Alice Farnham & Jessica Streeting in conversation with Tony & Keith Britten

Thursday 27th July | 3.00pm
St Andrew's Church view festival venue map »

Tickets: £15 / £10 Concessions
Booking fee: £0.90
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Two sisters, two amazing stories! Interviewed by two brothers Tony & Keith Britten

Their journey begins with the wild freedom of life in a rural vicarage in Norfolk, where they both faced family tragedy at an early age.

Alice has now become one of Britain’s leading female conductors and is the author of In Good Hands: The Making of a Modern Conductor. She is passionate about inspiring women in their musical careers.

Jessica has written a memoir in the form of an epic poem, Sea-Change, which revisits their golden childhood in 1970s Norfolk until unforeseen tragedy changes their lives forever.  Stephen Fry, a family friend, provides a poignant foreword to this profoundly moving and evocative work.

Running Time 60mins with Q+A plus book signings

Alice Farnham
Alice is listed in the Classic FM Today's Ten Best Women Conductors and in the BBC Woman's Hour Music Power List.

Recent engagements include concerts with the Philharmonia Orchestra, Royal Scottish National Orchestra, BBC Concert Orchestra, and Southbank Sinfonia. She has been a Guest Conductor on productions at Royal Opera House, Mariinsky Theatre, Calgary Opera, Folkoperan Stockholm, Wermlands Opera Karlstad, Grange Park Opera, Singapore Lyric Opera, and Teatru Manoel Valetta. She was Music Director for award-winning productions at Welsh National Youth Opera including Shostakovich’s Cheryomushki. Alice has conducted much of the standard ballet repertoire with companies including the Royal Ballet Covent Garden, Birmingham Royal Ballet, and Danish Royal Ballet.

She is Artistic Director of Women Conductors with the Royal Philharmonic Society and National Concert Hall Dublin Female Conductor Programme and is much sought after as a teacher. She was Organ Scholar at St Hugh's College, Oxford University and trained for three years with the legendary pedagogue Ilya Musin in St Petersburg.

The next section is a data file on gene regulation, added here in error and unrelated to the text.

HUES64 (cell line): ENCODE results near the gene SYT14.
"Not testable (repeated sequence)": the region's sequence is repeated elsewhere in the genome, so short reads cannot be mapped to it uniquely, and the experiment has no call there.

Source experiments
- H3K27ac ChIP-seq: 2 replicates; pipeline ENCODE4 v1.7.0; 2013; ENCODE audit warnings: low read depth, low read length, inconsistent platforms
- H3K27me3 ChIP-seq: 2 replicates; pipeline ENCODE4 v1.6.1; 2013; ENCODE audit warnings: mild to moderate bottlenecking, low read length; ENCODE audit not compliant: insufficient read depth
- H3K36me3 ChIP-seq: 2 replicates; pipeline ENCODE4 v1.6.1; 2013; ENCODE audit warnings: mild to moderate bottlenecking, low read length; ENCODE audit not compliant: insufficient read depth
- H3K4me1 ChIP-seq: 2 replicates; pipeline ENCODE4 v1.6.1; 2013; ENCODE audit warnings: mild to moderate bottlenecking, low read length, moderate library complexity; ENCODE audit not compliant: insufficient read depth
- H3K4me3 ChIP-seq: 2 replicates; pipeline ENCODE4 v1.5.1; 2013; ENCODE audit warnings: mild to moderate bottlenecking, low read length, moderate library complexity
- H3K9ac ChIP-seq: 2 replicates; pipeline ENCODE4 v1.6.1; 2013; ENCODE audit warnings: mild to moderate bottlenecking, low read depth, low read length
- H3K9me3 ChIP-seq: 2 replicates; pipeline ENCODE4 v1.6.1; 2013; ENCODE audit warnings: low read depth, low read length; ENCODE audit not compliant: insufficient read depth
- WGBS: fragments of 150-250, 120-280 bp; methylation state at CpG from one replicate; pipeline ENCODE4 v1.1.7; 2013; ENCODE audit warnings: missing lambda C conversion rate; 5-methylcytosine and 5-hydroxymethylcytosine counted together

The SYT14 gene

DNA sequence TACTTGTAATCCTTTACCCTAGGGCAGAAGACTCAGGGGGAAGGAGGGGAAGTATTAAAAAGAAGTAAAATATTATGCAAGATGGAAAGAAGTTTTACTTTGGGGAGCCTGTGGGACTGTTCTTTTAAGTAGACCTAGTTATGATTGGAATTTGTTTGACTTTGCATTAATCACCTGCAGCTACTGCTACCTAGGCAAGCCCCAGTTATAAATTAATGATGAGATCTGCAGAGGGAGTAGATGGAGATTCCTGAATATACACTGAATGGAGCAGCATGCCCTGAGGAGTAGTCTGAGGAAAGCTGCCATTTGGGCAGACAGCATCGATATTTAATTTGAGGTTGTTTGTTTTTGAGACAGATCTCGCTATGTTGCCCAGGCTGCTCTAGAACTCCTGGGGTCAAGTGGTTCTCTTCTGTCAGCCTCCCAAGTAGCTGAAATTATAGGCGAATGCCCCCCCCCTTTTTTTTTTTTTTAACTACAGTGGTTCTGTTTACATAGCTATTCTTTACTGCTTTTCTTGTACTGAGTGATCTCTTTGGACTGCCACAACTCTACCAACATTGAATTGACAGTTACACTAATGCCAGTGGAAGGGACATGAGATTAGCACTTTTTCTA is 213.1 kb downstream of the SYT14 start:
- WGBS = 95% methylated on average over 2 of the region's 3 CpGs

Sea-Change by Jessica Streeting

In their ancient London taxi, Jessica Streeting’s family move east, deep into the Norfolk countryside.

It is 1975 and her father, the Reverend Paul Farnham, has a new position at the church of St Agnes, Cawston. Here they find a world populated by people who embody both the old and new ways of rural life. Children of the soil, whose parents have worked it for generations. The musical ones. The clever ones. The artists, accountants, shopkeepers and publicans. Among it all, their vicar played a role for all people. Admired and adored he strove to buoy his congregation week after week, unwittingly mythologising himself as he went.

The hole he left then, when in a moment he was ripped from the community, was huge.

In this epic poem Jessica revisits that place, for the first time addressing the grief she so quickly suppressed in the manner of the age. She brings to life in heart-breaking clarity a world made by industrious children and their imaginations, until tragedy muted the colours of that golden time.

With a foreword by Stephen Fry – for whom Paul Farnham played an inspirational role – Sea-Change is a book whose potency reminds us not only of the power of shared stories, but also that how they are told can make us all players in their drama.

“Whether evoking a vacant parsonage, an exposed Norfolk horizon, or the void left by traumatic and early loss, a genius of space pervades Sea-Change: a poetic memoir of singular poise and poignancy.”
Andrew Rumsey, Caught By The River

“It is a beautiful thing… A lovely book. It is moving and true. I suggest you buy it and read it.”
George Szirtes

Sea-Change is published by Propolis, Norwich

Jessica works as a public health nurse consultant in Central London. She writes about nursing and children, including a novel Last Summer in Soho. She lives in Westminster and Cromer, Norfolk.

Tony Britten
Tony is a composer who has adapted the music and written the text of the UEFA Champions League Anthem.

After training at the Royal College of Music, he worked for many years in the London theatre as a musical director, working for Cameron Mackintosh and at the National Theatre. He then moved into film and television as a conductor.

He has also directed a number of films including one about his unrelated namesake Benjamin Britten: Peace and Conflict (2013) and most recently John Craxton: A Life of Gifts (2022).

Tony was the founding Artistic Director of the Holt Festival at its inception in 2008 and continues to be an enthusiastic supporter.

Keith Britten
Keith is the co-owner of The Holt Bookshop, which he runs with Pam Horrocks, and the brother of Tony Britten.

Keith has been in the business for many years, having worked previously at Dillons and then went on to manage the bookshop at the Battersea Arts Centre. In the early days of the web, he moved into working on websites, which led him to work at William Reed Publishing.

He moved his business to North Norfolk a decade ago and has now come full circle when, in 2020, he took over The Holt Bookshop and moved it to Lion House Court, adding a second-hand shop just around the corner in 2021.